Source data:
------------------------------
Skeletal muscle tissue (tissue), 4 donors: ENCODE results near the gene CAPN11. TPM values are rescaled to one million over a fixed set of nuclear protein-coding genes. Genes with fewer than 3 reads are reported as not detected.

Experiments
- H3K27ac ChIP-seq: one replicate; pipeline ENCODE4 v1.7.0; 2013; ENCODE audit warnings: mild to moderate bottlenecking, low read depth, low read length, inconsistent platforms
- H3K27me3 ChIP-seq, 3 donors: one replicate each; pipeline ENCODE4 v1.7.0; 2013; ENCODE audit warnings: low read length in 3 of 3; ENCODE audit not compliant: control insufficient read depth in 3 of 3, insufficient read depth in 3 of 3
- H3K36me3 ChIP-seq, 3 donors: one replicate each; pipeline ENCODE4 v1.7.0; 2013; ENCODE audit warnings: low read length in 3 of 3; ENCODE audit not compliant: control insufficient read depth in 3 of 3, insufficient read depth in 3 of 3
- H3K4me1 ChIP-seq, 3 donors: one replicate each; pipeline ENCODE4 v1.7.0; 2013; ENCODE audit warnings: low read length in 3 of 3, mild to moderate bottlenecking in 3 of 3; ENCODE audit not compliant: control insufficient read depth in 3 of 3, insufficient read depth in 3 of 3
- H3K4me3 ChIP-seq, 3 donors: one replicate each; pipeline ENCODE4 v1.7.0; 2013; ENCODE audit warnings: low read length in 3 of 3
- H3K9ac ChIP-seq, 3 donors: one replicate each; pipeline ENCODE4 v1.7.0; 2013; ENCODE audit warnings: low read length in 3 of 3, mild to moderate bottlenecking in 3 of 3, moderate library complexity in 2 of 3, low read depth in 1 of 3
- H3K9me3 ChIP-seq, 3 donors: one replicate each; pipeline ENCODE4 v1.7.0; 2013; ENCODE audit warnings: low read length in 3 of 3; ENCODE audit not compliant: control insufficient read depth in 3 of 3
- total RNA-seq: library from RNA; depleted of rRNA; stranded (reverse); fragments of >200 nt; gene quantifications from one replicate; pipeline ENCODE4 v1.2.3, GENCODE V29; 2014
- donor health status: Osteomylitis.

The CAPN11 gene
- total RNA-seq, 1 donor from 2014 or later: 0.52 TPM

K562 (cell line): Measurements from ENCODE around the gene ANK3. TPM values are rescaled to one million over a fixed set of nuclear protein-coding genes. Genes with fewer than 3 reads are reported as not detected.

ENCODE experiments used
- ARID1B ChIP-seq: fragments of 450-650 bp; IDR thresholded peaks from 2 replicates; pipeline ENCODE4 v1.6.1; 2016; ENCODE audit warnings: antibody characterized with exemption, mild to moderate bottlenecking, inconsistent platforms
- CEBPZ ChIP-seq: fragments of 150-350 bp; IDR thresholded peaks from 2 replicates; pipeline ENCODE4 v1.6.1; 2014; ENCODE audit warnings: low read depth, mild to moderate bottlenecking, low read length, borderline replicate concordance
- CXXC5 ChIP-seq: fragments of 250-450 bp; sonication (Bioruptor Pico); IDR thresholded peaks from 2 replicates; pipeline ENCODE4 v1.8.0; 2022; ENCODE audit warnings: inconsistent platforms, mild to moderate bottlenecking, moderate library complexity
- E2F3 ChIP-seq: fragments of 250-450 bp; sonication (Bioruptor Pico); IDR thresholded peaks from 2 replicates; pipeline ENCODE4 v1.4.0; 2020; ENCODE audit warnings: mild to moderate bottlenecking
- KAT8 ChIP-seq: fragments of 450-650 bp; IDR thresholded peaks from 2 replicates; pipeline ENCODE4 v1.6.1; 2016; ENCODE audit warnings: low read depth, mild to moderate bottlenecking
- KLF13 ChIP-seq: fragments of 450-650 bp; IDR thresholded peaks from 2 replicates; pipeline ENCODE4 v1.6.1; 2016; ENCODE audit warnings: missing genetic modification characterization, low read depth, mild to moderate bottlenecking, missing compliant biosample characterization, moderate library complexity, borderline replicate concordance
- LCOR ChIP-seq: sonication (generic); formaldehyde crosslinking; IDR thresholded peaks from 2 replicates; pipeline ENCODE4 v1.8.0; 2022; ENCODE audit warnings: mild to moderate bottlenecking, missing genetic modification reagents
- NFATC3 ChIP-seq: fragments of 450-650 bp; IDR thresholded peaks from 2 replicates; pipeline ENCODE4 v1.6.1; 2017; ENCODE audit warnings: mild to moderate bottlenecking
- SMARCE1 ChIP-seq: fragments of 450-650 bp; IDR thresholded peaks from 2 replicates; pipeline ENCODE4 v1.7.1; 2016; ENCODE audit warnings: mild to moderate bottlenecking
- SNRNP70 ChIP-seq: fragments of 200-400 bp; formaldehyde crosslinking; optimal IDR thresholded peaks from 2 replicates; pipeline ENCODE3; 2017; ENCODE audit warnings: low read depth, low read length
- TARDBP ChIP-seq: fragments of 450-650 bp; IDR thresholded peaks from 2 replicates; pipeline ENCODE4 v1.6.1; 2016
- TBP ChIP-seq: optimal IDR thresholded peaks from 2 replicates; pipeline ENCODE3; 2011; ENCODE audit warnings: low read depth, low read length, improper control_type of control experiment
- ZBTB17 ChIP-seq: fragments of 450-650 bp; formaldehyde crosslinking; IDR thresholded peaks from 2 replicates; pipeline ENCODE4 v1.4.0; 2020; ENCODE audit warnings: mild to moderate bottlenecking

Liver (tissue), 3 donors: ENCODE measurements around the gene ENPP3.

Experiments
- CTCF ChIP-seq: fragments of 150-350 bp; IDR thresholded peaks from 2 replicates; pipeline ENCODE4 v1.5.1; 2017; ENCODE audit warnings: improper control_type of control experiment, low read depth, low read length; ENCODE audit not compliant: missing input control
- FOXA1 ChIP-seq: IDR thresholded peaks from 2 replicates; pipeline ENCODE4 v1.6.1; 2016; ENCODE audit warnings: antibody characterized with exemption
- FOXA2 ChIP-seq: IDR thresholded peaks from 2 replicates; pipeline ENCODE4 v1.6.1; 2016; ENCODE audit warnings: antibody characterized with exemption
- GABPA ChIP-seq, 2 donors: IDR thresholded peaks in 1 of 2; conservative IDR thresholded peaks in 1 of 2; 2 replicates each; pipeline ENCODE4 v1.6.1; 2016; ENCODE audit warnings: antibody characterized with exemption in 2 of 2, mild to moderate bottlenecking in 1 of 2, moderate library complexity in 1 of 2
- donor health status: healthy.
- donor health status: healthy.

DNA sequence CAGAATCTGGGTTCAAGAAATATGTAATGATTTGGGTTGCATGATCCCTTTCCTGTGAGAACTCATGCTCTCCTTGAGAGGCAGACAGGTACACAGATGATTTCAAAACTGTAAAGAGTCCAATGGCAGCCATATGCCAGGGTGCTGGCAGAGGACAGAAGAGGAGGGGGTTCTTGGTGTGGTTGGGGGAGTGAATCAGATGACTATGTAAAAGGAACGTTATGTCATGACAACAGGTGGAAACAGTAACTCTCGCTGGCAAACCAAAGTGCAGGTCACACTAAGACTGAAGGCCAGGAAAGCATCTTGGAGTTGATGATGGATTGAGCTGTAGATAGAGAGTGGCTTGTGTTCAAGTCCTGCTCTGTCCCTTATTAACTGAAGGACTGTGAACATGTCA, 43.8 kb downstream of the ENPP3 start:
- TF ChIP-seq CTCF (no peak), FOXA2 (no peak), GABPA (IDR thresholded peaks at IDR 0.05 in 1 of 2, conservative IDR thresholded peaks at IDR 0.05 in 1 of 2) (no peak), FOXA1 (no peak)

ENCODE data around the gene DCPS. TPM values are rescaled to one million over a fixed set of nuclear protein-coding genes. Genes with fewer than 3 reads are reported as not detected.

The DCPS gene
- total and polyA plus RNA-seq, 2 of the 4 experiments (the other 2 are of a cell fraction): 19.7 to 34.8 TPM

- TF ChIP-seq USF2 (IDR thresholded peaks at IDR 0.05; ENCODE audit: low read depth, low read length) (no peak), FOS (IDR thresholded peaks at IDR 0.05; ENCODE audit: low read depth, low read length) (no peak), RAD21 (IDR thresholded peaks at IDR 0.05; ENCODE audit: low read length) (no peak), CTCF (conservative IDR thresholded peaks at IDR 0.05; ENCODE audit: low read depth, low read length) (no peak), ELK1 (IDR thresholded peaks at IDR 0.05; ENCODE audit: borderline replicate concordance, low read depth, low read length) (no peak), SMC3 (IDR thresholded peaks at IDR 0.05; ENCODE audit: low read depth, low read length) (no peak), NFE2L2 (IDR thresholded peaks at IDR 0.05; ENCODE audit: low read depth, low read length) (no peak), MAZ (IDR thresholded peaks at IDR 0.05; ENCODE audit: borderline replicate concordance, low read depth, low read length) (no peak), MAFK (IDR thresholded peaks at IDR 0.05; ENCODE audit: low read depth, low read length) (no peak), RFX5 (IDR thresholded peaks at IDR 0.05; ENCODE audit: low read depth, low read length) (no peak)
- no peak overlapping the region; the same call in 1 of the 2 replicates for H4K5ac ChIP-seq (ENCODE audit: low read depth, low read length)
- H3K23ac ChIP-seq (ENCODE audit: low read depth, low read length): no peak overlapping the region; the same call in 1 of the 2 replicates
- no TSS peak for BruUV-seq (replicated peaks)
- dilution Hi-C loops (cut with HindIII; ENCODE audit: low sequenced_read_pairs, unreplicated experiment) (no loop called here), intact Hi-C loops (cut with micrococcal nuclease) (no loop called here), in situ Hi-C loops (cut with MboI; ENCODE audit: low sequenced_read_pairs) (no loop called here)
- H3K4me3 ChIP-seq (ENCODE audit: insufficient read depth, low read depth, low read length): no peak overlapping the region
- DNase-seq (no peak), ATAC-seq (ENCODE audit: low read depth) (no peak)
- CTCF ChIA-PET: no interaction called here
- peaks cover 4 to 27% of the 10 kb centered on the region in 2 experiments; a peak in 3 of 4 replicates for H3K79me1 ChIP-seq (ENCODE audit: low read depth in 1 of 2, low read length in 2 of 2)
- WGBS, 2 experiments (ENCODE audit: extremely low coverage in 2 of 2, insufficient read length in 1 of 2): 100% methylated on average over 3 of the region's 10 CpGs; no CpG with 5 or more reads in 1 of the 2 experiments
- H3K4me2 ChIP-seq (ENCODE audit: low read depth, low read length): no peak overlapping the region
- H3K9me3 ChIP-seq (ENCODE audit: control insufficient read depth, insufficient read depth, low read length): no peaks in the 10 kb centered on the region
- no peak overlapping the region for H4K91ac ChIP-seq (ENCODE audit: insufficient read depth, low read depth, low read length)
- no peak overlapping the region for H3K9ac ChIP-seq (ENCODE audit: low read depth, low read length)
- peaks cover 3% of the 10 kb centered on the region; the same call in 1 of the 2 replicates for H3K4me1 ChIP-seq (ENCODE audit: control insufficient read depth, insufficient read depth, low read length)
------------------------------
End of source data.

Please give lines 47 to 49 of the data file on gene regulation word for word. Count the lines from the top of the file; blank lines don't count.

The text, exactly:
- H3K4me3 ChIP-seq (ENCODE audit: insufficient read depth, low read depth, low read length): no peak overlapping the region
- DNase-seq (no peak), ATAC-seq (ENCODE audit: low read depth) (no peak)
- CTCF ChIA-PET: no interaction called here